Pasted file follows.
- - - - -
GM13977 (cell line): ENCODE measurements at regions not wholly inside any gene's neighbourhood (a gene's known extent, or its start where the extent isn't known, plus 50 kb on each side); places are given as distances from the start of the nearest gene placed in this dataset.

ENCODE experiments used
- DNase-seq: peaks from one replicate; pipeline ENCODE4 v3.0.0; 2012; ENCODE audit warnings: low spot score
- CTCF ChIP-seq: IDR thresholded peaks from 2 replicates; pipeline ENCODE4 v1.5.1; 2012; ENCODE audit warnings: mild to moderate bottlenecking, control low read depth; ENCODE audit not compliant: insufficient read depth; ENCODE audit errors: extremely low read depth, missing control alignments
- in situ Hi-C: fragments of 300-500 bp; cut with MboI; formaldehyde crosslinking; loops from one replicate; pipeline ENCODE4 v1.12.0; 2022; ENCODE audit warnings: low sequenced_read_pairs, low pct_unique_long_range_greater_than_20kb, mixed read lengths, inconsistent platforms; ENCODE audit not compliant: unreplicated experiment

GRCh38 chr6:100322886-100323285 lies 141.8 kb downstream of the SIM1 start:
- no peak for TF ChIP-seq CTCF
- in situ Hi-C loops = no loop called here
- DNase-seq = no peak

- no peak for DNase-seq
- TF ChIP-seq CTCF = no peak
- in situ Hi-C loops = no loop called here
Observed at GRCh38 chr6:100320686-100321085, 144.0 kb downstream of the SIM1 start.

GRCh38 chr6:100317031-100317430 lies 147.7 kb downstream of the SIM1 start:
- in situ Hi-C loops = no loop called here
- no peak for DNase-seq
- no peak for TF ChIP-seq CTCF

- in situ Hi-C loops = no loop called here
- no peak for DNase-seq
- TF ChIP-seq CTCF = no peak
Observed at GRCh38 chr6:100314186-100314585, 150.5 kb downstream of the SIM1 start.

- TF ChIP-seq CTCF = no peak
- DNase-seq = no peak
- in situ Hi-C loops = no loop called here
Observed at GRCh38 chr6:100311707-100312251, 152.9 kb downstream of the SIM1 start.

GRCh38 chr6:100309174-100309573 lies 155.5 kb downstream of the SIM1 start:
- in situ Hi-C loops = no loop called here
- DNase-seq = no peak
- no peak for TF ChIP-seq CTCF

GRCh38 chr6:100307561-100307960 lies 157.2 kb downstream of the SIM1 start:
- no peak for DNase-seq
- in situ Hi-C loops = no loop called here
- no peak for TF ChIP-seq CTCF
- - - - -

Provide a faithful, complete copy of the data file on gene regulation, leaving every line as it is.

GM13977 (cell line): ENCODE measurements at regions not wholly inside any gene's neighbourhood (a gene's known extent, or its start where the extent isn't known, plus 50 kb on each side); places are given as distances from the start of the nearest gene placed in this dataset.

ENCODE experiments used
- DNase-seq: peaks from one replicate; pipeline ENCODE4 v3.0.0; 2012; ENCODE audit warnings: low spot score
- CTCF ChIP-seq: IDR thresholded peaks from 2 replicates; pipeline ENCODE4 v1.5.1; 2012; ENCODE audit warnings: mild to moderate bottlenecking, control low read depth; ENCODE audit not compliant: insufficient read depth; ENCODE audit errors: extremely low read depth, missing control alignments
- in situ Hi-C: fragments of 300-500 bp; cut with MboI; formaldehyde crosslinking; loops from one replicate; pipeline ENCODE4 v1.12.0; 2022; ENCODE audit warnings: low sequenced_read_pairs, low pct_unique_long_range_greater_than_20kb, mixed read lengths, inconsistent platforms; ENCODE audit not compliant: unreplicated experiment

GRCh38 chr6:100322886-100323285 lies 141.8 kb downstream of the SIM1 start:
- no peak for TF ChIP-seq CTCF
- in situ Hi-C loops = no loop called here
- DNase-seq = no peak

- no peak for DNase-seq
- TF ChIP-seq CTCF = no peak
- in situ Hi-C loops = no loop called here
Observed at GRCh38 chr6:100320686-100321085, 144.0 kb downstream of the SIM1 start.

GRCh38 chr6:100317031-100317430 lies 147.7 kb downstream of the SIM1 start:
- in situ Hi-C loops = no loop called here
- no peak for DNase-seq
- no peak for TF ChIP-seq CTCF

- in situ Hi-C loops = no loop called here
- no peak for DNase-seq
- TF ChIP-seq CTCF = no peak
Observed at GRCh38 chr6:100314186-100314585, 150.5 kb downstream of the SIM1 start.

- TF ChIP-seq CTCF = no peak
- DNase-seq = no peak
- in situ Hi-C loops = no loop called here
Observed at GRCh38 chr6:100311707-100312251, 152.9 kb downstream of the SIM1 start.

GRCh38 chr6:100309174-100309573 lies 155.5 kb downstream of the SIM1 start:
- in situ Hi-C loops = no loop called here
- DNase-seq = no peak
- no peak for TF ChIP-seq CTCF

GRCh38 chr6:100307561-100307960 lies 157.2 kb downstream of the SIM1 start:
- no peak for DNase-seq
- in situ Hi-C loops = no loop called here
- no peak for TF ChIP-seq CTCF